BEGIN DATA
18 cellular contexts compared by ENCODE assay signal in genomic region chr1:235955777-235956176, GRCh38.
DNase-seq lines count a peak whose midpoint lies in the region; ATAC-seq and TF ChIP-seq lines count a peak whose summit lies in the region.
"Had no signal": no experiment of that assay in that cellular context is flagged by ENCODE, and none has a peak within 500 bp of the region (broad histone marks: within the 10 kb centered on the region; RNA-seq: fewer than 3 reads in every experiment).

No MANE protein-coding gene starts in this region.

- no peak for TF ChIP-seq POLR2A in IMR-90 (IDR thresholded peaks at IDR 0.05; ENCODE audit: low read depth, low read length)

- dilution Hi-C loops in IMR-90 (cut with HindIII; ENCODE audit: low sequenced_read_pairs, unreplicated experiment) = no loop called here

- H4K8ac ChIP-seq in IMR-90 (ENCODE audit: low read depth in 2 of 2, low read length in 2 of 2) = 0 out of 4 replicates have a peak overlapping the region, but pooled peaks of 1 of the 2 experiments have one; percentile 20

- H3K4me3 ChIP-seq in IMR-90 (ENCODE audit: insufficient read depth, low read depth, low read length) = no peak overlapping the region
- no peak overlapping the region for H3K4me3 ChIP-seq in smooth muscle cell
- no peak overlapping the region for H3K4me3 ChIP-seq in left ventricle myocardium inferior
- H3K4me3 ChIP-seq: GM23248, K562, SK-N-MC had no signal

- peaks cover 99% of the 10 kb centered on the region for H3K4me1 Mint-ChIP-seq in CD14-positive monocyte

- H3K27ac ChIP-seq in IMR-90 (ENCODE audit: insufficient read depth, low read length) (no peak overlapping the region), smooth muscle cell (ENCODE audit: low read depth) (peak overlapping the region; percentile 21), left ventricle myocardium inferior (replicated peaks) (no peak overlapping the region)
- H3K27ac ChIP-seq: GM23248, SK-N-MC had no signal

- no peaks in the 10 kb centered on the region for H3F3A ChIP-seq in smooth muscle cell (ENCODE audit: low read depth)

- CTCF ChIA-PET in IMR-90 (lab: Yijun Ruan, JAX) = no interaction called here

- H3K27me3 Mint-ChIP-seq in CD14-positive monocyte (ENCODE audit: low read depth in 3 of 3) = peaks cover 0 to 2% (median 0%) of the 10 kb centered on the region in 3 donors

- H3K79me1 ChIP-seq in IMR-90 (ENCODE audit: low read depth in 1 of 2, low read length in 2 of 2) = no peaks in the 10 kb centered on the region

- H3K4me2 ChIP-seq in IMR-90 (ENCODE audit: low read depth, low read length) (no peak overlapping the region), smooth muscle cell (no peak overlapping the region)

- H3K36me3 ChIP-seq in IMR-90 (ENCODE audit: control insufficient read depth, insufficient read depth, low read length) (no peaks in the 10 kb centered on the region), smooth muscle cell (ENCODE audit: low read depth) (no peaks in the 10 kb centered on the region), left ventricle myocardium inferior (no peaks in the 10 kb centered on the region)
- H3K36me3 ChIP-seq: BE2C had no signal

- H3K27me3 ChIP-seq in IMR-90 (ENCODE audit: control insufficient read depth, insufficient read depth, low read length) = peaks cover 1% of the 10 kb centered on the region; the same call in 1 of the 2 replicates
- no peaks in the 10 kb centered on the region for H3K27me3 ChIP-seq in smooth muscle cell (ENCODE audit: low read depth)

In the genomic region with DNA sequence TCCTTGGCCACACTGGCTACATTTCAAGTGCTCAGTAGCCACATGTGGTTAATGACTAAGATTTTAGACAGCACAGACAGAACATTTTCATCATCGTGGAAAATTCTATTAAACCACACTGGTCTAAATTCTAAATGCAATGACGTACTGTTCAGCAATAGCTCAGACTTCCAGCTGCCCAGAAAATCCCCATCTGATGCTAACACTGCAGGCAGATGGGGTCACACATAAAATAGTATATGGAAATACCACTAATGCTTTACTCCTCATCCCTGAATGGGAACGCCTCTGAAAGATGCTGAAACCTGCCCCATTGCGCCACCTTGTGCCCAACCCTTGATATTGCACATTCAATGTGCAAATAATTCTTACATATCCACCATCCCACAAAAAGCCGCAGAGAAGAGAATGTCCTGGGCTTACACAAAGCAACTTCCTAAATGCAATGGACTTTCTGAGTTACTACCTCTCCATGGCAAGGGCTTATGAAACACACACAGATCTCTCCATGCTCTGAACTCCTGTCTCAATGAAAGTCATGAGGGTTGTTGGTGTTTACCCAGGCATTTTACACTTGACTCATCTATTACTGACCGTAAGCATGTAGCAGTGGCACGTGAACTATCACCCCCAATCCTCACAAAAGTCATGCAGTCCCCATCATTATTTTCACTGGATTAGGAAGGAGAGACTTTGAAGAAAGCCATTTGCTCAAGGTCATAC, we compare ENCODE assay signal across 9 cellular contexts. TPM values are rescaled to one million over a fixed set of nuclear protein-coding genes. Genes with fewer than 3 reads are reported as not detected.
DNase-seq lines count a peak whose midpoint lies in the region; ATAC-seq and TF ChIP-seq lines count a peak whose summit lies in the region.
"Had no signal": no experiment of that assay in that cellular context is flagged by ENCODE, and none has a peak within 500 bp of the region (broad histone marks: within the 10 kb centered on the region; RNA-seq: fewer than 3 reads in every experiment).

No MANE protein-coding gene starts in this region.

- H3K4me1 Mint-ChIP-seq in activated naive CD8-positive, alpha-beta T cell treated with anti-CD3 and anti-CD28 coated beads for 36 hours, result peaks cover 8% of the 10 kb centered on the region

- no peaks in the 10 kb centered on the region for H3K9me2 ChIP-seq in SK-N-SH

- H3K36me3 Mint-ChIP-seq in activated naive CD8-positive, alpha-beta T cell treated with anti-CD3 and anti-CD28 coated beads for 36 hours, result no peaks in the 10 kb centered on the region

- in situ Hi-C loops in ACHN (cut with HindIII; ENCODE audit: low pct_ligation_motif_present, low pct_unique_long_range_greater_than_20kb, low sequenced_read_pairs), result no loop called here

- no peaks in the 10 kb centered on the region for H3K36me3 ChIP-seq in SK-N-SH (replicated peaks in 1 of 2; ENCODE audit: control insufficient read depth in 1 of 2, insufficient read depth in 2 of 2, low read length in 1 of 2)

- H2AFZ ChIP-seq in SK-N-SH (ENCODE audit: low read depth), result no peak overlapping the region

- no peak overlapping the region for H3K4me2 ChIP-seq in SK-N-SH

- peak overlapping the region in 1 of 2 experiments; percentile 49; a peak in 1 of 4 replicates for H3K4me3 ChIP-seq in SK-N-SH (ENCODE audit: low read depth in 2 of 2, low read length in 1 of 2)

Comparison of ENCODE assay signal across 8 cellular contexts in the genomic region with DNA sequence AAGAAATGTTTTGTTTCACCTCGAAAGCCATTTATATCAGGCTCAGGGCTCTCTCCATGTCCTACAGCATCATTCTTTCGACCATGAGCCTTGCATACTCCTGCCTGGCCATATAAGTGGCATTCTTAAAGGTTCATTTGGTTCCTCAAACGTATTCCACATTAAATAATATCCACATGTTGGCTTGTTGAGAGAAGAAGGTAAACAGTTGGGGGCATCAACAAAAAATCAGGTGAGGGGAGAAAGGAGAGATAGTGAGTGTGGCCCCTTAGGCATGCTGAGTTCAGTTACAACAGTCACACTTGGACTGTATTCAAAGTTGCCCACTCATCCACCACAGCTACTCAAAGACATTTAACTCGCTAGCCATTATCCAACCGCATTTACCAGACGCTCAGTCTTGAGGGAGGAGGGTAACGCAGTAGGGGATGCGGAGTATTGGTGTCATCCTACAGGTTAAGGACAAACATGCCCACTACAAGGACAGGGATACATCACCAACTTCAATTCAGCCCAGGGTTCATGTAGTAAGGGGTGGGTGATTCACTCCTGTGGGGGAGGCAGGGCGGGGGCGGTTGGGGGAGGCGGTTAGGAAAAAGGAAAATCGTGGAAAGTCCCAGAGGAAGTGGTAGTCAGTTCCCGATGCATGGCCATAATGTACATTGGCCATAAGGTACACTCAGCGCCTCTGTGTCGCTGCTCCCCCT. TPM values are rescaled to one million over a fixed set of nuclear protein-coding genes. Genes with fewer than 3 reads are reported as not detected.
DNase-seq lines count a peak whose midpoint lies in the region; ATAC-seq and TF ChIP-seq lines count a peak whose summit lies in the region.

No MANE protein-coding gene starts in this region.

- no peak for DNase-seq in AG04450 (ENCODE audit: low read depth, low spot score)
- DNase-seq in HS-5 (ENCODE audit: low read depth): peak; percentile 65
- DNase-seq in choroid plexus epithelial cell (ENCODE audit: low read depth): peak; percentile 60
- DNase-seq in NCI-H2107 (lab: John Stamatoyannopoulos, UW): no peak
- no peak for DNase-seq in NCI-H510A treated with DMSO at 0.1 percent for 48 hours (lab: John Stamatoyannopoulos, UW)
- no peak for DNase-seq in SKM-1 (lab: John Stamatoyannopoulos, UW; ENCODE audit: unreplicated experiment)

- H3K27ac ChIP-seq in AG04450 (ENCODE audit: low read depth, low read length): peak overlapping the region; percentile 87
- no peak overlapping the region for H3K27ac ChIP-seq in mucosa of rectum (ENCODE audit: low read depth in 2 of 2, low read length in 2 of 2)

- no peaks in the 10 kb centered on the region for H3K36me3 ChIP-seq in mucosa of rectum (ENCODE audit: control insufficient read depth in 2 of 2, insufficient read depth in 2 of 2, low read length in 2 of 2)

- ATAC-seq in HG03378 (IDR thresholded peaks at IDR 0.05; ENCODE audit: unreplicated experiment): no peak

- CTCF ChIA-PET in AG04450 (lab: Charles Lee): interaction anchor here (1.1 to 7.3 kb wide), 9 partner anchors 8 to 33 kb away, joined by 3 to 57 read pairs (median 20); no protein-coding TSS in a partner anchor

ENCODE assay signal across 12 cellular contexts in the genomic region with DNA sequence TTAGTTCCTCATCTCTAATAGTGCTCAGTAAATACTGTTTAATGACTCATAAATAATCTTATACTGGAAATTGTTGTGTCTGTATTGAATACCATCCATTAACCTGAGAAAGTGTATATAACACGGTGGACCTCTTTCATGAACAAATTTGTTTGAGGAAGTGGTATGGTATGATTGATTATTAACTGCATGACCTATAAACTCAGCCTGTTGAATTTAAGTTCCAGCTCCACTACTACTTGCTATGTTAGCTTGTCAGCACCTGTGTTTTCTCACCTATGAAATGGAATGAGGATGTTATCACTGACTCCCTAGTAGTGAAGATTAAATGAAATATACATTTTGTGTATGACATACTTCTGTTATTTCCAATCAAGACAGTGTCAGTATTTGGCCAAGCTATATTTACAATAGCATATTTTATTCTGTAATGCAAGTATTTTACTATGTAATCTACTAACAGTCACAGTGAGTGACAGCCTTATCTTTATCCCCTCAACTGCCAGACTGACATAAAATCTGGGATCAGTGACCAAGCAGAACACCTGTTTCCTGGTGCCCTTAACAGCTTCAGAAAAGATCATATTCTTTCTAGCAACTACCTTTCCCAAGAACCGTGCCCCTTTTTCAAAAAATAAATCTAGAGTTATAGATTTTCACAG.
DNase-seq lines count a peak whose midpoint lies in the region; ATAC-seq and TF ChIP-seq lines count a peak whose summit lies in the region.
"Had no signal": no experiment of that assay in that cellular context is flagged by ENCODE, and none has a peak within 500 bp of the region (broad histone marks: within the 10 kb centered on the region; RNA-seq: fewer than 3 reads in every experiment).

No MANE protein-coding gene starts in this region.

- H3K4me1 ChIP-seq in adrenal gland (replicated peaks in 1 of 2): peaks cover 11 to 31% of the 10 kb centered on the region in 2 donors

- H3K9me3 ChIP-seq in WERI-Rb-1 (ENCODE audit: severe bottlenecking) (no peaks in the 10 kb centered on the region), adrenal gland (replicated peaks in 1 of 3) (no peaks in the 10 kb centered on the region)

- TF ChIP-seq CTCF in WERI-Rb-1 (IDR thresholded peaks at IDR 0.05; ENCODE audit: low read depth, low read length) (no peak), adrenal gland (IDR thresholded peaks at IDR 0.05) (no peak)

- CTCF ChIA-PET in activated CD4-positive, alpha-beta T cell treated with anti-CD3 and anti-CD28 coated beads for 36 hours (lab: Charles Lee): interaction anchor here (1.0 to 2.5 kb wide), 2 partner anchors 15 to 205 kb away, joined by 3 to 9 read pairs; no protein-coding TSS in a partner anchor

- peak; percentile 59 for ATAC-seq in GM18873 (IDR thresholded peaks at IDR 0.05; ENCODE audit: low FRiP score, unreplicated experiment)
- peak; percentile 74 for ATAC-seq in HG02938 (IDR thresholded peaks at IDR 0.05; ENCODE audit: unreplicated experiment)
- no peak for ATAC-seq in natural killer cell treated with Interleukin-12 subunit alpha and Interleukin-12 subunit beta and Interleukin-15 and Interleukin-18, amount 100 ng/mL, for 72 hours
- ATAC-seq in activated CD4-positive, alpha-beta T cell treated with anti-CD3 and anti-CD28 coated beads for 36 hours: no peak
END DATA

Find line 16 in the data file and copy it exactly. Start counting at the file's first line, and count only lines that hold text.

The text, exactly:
- CTCF ChIA-PET in IMR-90 (lab: Yijun Ruan, JAX) = no interaction called here